Friday, May 26, 2017

A constitutional change

There's been a landmark decision from the Court of Appeal today, one which lawyers are saying changes the New Zealand constitution. The decision? The Court has ruled that the High Court was right to declare that National's 2010 prisoner voting restrictions (the ones which were so shabby and shoddily passed that they brought Parliament into disrepute) were inconsistent with the Bill of Rights Act.

On the one hand, such a declaration changes nothing. Section 4 of the BORA is very clear that the courts can not effectively repeal laws in this way. But OTOH, it serves a valuable purpose in providing vindication to the plaintiffs while formally notifying Parliament that it has failed to do its job properly.

The full decision is here. It's interesting reading, both for its long analysis of the court's power to declare inconsistency, and for its takedown of the Speaker of the House's assertion that it violates Parliamentary Privilege. It also has formal guidance for future courts on when such declarations should be issued. I don't think we'll see a flood of such declarations, because in most cases BORA issues are resolved by the ordinary processes of analysis for justified limitations or interpretation to ensure consistency with the BORA. They will happen only in extreme cases. But this is an extreme case, where Parliament essentially ignored its obligation to guard our rights. As the Court notes:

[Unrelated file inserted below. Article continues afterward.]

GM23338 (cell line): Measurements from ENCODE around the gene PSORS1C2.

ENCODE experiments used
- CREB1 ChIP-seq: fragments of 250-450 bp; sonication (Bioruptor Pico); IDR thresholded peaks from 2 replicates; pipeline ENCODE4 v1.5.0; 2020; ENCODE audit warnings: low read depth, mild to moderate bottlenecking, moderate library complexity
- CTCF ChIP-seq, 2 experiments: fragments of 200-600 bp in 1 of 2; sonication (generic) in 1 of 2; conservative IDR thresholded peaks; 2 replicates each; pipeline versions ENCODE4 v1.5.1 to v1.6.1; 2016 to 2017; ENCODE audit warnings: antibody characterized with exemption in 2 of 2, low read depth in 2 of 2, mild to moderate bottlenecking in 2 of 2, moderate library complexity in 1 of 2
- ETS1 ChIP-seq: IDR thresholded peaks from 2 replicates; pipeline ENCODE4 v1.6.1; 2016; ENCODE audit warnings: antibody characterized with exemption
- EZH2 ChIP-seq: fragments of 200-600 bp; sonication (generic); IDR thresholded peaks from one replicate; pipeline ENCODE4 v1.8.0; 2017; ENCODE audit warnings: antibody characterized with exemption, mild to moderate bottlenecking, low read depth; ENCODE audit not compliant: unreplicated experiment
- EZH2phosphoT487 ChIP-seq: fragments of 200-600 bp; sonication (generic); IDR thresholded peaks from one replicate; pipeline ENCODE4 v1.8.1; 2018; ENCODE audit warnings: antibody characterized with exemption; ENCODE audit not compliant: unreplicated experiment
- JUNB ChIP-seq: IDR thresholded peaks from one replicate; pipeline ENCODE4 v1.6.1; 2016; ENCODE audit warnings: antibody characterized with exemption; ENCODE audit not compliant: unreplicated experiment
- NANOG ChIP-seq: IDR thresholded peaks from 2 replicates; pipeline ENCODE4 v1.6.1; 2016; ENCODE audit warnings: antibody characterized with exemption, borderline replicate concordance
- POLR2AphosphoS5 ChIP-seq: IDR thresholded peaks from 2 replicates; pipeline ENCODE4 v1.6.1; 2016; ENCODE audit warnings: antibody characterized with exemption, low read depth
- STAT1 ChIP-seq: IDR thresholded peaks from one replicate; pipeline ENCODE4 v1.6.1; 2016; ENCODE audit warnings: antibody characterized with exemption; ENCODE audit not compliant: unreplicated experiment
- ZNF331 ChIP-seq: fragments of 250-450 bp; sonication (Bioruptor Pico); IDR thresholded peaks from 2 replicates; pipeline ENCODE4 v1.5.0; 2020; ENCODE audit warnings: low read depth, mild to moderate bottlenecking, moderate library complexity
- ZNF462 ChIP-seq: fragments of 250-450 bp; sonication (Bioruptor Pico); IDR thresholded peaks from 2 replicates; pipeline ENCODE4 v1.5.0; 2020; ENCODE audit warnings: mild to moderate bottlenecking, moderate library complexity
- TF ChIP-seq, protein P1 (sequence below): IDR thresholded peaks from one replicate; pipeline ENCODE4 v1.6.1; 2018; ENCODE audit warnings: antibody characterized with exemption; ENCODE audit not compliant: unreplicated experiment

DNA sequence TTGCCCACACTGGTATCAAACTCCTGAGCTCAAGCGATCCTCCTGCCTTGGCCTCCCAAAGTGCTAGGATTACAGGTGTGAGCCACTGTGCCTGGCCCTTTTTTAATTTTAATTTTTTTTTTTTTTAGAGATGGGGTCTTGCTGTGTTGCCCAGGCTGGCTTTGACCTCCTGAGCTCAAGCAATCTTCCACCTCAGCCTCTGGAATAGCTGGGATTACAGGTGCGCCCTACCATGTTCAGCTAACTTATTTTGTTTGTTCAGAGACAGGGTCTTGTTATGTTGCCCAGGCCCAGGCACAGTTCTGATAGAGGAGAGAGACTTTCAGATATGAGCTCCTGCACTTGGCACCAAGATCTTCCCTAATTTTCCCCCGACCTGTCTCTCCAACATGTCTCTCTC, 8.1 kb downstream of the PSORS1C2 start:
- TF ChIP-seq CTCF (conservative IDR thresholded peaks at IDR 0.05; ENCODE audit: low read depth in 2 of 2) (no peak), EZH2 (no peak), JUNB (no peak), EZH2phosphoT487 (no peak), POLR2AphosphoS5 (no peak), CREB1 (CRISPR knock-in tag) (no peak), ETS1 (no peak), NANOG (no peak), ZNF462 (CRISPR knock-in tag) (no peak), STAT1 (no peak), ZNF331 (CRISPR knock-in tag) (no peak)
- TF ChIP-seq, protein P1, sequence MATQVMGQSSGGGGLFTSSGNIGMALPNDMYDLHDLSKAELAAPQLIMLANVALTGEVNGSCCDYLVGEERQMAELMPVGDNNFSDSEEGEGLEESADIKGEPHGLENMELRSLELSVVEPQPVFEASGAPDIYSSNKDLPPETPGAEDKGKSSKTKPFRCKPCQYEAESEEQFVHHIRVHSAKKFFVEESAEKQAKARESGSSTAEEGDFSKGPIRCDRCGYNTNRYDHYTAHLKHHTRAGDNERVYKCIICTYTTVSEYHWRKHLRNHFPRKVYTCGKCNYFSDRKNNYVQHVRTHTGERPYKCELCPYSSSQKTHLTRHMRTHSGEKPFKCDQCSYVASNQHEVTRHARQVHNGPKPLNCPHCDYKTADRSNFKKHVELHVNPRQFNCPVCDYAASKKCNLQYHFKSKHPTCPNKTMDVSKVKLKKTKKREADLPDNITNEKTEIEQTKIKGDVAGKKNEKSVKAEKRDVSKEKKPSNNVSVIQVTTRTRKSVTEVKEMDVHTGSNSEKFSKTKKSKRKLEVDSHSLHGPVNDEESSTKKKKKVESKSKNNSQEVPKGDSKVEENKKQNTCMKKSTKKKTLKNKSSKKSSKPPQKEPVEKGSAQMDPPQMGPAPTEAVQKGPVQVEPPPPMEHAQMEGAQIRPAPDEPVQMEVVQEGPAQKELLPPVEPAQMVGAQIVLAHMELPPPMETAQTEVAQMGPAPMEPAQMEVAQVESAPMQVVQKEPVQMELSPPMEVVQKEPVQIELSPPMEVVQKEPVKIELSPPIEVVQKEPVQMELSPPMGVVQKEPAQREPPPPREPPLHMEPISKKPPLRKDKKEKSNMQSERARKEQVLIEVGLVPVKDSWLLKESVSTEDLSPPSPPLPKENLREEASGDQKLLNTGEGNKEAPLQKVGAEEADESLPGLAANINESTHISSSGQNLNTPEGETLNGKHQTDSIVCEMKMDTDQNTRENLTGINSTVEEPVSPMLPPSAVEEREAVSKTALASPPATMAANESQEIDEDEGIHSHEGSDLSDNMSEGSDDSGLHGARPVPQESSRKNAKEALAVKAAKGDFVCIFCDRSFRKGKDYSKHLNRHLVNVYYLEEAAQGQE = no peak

[B]ecause it underpins equality and sustains consent to government, the right to vote is a core prerogative of citizenship in a free and democratic society. The undiscriminating limitation imposed by the 2010 Act on so central a right demanded justification. None was forthcoming.

In a case where Parliament has so manifestly failed, and has overriden protected rights for apparently no good reason, it is entirely appropriate for the Courts to say so. As with other judicial reminders that the law is an arse, hopefully Parliament will now pay attention and change the law appropriately.